Salary history questions during job interviews may soon become a thing of the past, as more states ban the practice. Even in states where asking about salary history is legal, more employers are opting not to do so. No one yet knows whether these new laws will make a difference in addressing gender wage inequality.
The Philadelphia Lawsuit
Philadelphia passed a salary history ban in January 2017, which was soon followed by a lawsuit from The Chamber of Commerce for Greater Philadelphia. The Chamber alleges that the ordinance is a broad impediment to businesses seeking to grow their workforce in Philadelphia. The lawsuit cites obstacles for city businesses and exclusion of important information from the hiring process. It also claims the ordinance violates employers’ First Amendment rights by not allowing questions about wage history. One of Philadelphia’s largest businesses, Comcast Corp., threatened legal action if their First Amendment rights were affected. The Chamber supports closing the gender wage gap and raises concerns on how the ordinance will prevent that from happening.
However, the bill also prohibits employers for setting job salaries based on past job salaries, offering the candidate a salary based on their qualification skills for the job. Proponents hope it will change the hiring process by requiring employers to determine how much a job should pay, then find a candidate, rather than have candidates talk about their current or past salary and receive an offer based on that information. Certain people may not be comfortable with salary negotiations, and an available salary range for any position should be part of the application process, according to this view.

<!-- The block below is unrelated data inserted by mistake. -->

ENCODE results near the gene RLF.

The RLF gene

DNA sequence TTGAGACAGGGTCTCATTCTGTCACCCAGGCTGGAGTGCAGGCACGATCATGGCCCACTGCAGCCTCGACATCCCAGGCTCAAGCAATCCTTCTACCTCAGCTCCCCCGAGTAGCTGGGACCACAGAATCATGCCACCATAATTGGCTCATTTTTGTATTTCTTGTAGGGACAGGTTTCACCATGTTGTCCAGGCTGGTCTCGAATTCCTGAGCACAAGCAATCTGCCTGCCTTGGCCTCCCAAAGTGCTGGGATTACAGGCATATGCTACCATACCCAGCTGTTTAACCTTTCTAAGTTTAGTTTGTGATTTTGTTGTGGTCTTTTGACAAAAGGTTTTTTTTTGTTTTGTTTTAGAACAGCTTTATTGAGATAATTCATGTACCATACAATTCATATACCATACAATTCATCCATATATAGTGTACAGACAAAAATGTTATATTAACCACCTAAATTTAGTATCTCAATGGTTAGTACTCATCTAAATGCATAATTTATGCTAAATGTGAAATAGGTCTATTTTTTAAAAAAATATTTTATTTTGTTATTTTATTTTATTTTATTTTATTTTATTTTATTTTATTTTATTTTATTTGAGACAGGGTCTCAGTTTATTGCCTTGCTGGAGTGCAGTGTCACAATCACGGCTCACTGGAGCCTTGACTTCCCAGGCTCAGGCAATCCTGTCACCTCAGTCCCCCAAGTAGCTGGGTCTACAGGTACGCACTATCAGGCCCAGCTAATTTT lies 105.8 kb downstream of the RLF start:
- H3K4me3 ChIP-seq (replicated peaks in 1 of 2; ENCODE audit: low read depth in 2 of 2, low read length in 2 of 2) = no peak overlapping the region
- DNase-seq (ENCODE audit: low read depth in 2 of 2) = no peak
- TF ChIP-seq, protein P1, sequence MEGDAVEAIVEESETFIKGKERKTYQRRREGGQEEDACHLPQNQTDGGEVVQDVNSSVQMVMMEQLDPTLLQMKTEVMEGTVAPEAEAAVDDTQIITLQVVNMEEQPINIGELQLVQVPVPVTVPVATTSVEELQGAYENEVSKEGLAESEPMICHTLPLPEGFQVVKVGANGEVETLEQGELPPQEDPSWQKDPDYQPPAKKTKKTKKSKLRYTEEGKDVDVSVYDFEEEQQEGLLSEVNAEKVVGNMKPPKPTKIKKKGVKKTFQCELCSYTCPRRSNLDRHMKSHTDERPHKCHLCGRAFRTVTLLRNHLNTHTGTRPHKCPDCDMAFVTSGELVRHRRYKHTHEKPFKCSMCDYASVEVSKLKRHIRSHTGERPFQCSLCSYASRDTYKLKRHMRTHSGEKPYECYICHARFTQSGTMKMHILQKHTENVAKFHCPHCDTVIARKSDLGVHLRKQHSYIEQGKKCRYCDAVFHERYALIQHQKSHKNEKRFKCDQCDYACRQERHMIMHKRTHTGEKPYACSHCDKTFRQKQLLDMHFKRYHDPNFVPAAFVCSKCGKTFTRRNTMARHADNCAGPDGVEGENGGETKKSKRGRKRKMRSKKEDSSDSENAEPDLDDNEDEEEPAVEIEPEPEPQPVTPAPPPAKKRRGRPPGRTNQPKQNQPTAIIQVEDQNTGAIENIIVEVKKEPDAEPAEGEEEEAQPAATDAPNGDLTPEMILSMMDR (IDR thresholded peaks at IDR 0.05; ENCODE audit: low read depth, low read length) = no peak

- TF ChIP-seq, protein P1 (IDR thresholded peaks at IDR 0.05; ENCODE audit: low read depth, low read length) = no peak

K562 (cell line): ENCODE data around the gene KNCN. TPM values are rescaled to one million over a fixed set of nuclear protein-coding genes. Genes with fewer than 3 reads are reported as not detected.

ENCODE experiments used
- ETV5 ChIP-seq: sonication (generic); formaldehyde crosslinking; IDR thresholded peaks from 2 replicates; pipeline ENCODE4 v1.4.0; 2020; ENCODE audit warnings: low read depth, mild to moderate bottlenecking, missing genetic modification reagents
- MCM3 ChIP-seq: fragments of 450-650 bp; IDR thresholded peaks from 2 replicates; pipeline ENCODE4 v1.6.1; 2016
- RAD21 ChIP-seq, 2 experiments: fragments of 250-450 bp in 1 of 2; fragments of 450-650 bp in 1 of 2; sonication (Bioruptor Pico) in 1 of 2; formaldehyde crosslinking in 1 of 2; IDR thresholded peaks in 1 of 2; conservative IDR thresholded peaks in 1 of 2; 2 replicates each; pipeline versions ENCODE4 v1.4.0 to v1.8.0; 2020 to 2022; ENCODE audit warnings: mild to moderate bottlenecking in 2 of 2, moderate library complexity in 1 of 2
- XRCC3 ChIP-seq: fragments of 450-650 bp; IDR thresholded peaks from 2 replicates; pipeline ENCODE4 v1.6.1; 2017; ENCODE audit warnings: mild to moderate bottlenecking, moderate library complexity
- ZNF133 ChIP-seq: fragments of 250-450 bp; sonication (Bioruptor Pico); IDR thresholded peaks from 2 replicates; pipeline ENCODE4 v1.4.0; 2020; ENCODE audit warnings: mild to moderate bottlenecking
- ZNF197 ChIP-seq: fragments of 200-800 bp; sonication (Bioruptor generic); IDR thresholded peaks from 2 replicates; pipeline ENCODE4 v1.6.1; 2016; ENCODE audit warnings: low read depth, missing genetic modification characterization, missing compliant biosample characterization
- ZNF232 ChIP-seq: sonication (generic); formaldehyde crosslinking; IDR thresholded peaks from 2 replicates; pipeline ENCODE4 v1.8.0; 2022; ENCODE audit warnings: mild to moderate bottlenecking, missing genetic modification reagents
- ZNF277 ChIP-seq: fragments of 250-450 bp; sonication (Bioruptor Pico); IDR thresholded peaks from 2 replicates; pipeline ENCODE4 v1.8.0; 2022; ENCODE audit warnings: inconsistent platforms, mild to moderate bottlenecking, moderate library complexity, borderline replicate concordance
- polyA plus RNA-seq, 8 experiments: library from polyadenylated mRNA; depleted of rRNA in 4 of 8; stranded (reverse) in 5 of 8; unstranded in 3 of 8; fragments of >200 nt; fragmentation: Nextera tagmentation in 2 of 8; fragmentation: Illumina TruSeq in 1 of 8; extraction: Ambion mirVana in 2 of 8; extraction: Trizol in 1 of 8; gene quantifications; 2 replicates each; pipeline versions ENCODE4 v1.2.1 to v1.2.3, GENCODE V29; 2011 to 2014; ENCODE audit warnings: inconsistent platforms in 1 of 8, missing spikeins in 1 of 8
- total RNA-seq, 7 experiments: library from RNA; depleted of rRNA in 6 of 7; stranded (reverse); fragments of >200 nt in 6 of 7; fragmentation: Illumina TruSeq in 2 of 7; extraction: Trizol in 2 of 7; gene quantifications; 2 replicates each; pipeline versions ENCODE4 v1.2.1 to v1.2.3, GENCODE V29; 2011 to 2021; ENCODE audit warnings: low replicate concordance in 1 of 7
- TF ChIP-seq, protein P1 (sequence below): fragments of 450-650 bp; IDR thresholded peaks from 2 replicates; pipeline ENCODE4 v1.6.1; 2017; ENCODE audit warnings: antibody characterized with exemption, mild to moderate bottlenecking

Not everyone thinks eliminating the salary history question is a good idea. Opponents argue that the salary history discussion can help a candidate, as many job interviewers specifically want to make a higher salary, and discussion of their current pay helps in the negotiation process. It also allows employers to gauge market conditions for various positions, and serves as a tool when making a salary offer. A similar bill was passed in California, but was soon opposed by the California Chamber of Commerce for creating obstacles in the hiring process and causing employers unnecessary litigation.
Philadelphia Employment Lawyers at Sidney L. Gold & Associates, P.C. Advocate for Victims of DiscriminationIf you have been the victim of job discrimination based on your current or past salary, you need the services of the Philadelphia employment lawyers at Sidney L. Gold & Associates, P.C. We fight aggressively for your rights, and help you obtain the compensation you deserve. Contact us online or call 215-569-1999 for a free consultation. We are centrally located in Philadelphia, Pennsylvania, and proudly serve clients from the surrounding areas.